Steier is a first-year law, politics and society and rhetoric double major and can be reached at email@example.com
A sisterhood is supposed to be exactly what it sounds like — an atmosphere of love, support, encouragement and praise.
Recently, a phenomenon of hazing in sororities has swept Greek life. Women from universities from coast to coast have shared their stories of being paddled, violated and emotionally abused when going through initiation in various sororities. These stories are so violent and shocking that my jaw dropped after reading only a few of them.
I guess the thing I personally don’t understand is the connection between forcing another woman’s head into a wall of concrete and her being my bridesmaid one day. I fail to connect the actions of forcing a woman to ingest so much alcohol that she nearly dies, and wanting her to be called “aunt” by my children. I can’t imagine being called “fat,” “ugly” and “worthless” by a woman day after day, and then in turn, calling her my sister.
I believe the main issue here is glaringly obvious — every woman wants to feel accepted, especially by other women. I’m going to let everyone in on a little secret of girl world here: girls are catty. It is extraordinarily hard for most women to make friends with other women. In other words, we will go to desperate lengths for the feeling of sisterly love with another woman — even as far as proving ourselves to them through forms of mental and physical torment.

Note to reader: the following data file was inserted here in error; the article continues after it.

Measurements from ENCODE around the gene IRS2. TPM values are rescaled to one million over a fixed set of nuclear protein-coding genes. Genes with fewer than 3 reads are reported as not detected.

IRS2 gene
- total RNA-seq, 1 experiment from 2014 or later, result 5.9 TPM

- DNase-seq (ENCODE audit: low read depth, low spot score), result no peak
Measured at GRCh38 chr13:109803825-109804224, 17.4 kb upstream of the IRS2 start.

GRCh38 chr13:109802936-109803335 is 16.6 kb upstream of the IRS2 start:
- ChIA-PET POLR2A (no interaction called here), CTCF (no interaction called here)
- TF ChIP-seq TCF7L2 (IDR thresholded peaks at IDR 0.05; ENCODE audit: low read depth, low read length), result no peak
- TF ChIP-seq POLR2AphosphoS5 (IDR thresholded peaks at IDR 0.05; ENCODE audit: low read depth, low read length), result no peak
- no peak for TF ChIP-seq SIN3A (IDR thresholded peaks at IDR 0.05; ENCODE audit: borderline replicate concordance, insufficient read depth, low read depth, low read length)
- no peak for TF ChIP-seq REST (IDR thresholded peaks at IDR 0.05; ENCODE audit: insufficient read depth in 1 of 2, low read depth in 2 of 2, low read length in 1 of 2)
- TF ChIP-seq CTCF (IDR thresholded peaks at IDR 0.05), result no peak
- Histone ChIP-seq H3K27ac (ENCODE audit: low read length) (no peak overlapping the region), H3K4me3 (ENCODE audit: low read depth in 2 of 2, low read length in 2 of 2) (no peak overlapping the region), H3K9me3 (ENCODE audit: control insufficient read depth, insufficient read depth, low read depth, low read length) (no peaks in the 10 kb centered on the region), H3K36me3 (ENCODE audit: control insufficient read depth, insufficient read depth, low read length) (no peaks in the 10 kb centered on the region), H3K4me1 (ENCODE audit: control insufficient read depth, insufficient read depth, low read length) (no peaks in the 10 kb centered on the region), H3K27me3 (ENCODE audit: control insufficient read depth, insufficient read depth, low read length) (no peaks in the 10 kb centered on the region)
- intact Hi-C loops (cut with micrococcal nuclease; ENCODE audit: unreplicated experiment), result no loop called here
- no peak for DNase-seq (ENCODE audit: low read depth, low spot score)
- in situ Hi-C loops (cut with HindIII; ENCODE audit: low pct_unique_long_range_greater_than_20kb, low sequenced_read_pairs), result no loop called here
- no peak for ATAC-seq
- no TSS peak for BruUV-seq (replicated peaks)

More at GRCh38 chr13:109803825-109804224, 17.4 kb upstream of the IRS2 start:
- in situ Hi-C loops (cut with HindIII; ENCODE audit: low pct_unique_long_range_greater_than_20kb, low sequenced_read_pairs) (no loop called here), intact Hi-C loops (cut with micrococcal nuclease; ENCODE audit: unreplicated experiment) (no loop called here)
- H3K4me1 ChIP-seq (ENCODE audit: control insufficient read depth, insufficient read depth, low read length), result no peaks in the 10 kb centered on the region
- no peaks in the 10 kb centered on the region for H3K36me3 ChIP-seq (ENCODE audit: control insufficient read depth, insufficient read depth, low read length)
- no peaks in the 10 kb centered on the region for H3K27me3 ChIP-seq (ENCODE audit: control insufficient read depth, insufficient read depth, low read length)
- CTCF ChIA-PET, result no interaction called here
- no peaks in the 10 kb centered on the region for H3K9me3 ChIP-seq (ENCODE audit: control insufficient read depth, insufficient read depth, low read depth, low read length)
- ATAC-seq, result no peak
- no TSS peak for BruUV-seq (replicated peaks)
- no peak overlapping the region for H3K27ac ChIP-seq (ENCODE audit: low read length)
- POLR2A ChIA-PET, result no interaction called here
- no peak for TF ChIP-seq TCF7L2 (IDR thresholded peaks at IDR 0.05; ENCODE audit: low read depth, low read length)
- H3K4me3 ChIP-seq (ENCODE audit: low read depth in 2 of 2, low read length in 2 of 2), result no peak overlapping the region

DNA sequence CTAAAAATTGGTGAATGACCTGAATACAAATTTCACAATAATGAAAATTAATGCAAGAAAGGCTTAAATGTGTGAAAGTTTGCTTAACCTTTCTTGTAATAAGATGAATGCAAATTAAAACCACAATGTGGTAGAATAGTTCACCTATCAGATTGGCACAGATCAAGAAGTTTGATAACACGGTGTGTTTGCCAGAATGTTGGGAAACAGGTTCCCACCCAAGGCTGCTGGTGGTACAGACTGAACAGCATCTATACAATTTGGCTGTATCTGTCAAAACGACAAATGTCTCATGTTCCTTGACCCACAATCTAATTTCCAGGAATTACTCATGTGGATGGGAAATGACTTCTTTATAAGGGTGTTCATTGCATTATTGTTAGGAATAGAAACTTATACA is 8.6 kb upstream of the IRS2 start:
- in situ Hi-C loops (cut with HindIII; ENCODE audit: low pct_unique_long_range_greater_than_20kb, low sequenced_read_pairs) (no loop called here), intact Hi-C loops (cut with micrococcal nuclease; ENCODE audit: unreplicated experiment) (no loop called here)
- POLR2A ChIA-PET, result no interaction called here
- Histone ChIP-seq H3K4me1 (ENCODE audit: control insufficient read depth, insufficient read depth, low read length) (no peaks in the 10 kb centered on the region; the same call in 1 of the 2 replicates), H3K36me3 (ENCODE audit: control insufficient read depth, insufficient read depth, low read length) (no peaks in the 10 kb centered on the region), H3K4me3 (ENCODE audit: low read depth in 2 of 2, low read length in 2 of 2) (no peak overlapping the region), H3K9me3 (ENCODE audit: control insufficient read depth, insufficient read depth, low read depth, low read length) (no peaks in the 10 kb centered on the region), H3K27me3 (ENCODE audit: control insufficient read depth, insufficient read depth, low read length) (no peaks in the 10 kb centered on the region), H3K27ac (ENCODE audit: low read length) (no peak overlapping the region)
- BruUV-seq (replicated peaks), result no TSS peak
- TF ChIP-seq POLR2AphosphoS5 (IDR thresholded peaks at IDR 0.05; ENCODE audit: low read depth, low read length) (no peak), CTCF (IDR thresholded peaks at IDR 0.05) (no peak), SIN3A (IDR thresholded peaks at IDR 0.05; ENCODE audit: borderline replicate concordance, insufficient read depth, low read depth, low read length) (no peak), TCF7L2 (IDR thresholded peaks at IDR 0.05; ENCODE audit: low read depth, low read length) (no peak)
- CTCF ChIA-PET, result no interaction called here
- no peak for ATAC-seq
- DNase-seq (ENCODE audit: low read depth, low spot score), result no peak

Sororities at Drake University, and a growing number of universities around the country are taking a strict no-tolerance stand against hazing. Drake’s no-hazing environment promotes a safe environment for women to get involved in Greek life. Instead of having to prove yourself to gain acceptance, anti-hazing policies create an environment of acceptance through inclusion. You are accepted because you bring a unique personality and fresh face to a diverse community of women, not because you have a high pain tolerance.
Personally, I was hesitant to join a sorority when coming to college, simply because I do not live under a rock, and I have heard the horror stories. After going through recruitment and finding the group of women I would forever call my sisters, I realized something that still shocks me, even after three months. These women were genuinely interested in who I was, what I enjoyed, my sense of humor and my quirky habits. I was not forced to prove myself to them, because I already had proved myself by being exactly who I am. As a recent initiate, I am proud to say I have never been hazed and I will never haze another woman in my house, because I refuse to believe that sisterhood is based on anything but love.